Russell Hornsby, David Giuntoli, Dana Millican (Image: NBC)

When it comes to tone, Grimm usually manages to keep things on the serious side. The wesen that Team Grimm goes up against on a weekly basis lean toward either tragic or villainous, not straying far from the darkness inherent in their source material. Larger organizations like the royal families, the Wesenrein, or Black Claw, are indisputably evil and lacking in moral ambiguity. Lighter moments are certainly present—a bit of Wu gallows humor, Monroe getting excited about historical minutiae, Bud having his umpteenth nervous breakdown—but they exist largely to break the tension rather than taking over.

And then an episode like “The Seven Year Itch” decides to end a dramatic fight scene with a hippopotamus wesen biting the head off a cicada wesen. It’s one of the goofiest and most anticlimactic moments I’ve ever seen on the series, one that definitely works in the moment for absurdity and shock value but one that doesn’t make for a satisfying close to the story. If nothing else though, it at least fits into the whole of “The Seven Year Itch,” an episode that has some intermittently interesting moments but for the most part misses the mark on what it’s trying to achieve.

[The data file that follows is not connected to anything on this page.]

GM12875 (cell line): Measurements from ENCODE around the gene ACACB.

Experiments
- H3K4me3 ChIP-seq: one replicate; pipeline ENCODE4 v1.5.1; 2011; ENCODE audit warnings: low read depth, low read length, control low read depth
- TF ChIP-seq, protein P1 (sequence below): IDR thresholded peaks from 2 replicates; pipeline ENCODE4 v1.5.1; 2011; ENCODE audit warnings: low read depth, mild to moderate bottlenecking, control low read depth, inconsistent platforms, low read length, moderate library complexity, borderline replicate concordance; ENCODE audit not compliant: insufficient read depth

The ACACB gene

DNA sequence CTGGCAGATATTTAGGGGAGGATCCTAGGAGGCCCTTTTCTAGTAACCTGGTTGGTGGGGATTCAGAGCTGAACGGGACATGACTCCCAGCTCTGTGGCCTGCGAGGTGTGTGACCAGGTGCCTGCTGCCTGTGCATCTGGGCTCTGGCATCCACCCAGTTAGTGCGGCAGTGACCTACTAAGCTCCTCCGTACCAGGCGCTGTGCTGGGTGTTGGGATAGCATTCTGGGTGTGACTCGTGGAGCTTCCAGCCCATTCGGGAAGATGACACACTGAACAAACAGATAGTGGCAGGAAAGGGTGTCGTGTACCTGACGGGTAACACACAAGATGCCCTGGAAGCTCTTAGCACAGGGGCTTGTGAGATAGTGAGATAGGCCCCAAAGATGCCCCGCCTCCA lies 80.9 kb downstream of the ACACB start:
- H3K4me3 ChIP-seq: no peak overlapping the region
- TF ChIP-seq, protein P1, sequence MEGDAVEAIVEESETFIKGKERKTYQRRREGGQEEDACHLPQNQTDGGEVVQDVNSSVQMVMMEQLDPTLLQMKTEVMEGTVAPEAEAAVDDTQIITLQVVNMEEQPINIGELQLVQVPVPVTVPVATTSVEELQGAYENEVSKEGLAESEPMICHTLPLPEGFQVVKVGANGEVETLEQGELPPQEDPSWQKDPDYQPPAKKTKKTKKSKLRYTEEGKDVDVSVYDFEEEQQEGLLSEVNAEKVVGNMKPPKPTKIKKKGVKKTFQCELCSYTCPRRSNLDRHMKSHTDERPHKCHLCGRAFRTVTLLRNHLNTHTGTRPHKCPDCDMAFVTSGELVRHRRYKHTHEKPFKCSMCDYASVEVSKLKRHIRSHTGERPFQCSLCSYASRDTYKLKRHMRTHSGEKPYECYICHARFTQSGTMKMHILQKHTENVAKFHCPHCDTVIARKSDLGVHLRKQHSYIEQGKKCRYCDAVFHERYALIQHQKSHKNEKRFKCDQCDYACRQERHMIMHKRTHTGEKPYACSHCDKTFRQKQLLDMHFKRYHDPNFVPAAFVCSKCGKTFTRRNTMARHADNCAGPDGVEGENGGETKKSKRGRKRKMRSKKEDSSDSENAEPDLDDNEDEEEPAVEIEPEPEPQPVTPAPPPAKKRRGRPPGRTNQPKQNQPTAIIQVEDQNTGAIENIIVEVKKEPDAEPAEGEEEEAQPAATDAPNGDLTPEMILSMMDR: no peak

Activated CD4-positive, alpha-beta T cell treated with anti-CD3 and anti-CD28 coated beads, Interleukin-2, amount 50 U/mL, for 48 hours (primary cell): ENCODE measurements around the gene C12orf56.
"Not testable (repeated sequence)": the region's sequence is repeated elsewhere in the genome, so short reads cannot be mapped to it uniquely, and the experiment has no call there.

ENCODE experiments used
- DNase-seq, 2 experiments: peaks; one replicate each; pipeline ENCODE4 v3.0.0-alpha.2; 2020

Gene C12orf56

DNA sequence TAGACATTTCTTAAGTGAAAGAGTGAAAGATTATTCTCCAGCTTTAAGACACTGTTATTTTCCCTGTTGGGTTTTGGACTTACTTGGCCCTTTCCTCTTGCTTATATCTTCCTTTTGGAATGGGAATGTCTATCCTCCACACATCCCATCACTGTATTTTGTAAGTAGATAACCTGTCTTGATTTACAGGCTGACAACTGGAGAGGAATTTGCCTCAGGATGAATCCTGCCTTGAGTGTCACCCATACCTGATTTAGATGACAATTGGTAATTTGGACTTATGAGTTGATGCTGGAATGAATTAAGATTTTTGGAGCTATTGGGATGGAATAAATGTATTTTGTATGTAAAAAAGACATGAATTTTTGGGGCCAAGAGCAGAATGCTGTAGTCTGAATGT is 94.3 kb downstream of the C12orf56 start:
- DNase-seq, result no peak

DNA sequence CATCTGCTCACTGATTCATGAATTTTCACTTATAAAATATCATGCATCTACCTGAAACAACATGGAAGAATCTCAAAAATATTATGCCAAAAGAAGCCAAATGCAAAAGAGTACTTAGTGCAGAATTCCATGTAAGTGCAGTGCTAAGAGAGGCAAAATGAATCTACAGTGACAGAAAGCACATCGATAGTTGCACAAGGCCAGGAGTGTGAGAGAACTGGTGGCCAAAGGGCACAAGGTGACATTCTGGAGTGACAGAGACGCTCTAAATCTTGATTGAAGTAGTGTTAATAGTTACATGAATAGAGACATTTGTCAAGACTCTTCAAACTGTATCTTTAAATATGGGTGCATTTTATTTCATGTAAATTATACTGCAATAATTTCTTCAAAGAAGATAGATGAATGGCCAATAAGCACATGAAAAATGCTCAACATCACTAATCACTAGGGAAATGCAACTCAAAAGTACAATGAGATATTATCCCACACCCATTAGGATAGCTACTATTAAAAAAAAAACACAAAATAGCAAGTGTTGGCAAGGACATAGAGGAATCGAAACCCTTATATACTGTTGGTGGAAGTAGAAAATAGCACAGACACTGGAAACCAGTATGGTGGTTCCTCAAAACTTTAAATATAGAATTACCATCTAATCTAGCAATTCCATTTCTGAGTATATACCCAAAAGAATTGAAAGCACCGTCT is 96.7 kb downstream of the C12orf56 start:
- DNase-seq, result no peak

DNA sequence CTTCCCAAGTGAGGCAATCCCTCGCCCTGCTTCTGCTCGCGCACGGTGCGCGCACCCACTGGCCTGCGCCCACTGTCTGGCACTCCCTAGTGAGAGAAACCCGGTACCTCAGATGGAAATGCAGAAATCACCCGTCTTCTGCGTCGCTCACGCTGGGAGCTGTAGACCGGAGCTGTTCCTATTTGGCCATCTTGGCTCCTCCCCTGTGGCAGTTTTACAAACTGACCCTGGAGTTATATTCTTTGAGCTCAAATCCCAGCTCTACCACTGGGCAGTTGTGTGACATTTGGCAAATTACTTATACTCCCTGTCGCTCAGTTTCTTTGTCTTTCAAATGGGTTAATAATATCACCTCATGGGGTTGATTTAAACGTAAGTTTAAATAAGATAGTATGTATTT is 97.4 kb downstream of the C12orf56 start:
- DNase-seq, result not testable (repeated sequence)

Some of the problems for that lie with the wesen in question, a cicada-inspired creature who turns out to be one of Portland’s first settlers. There’s something inherently interesting in the concept of a long-lived wesen who only gets a handful of days and doesn’t view life the same way as a result. That isn’t what we get here, as the interactions with Stillman are largely superficial ones that make him come across as a dick who just happens to eat people. He gorges himself at meals, talks about loving life, stabs people, and digs a hole in the ground—not exactly a complex antagonist.

The design of the wesen also doesn’t help matters. Coming on the heels of “El Cuegle” it’s clear the creative team is going for broke in the final season, and in their minds the weirder the wesen the better. Unfortunately, that desire is further removing the wesen from respectability, as Stillman’s woge looks closer to something out of Starship Troopers than anything we’ve seen before. They also go to the trouble to establish him as a wesen with wings and there’s not a single flight scene, which budget considerations aside feels like a wasted opportunity.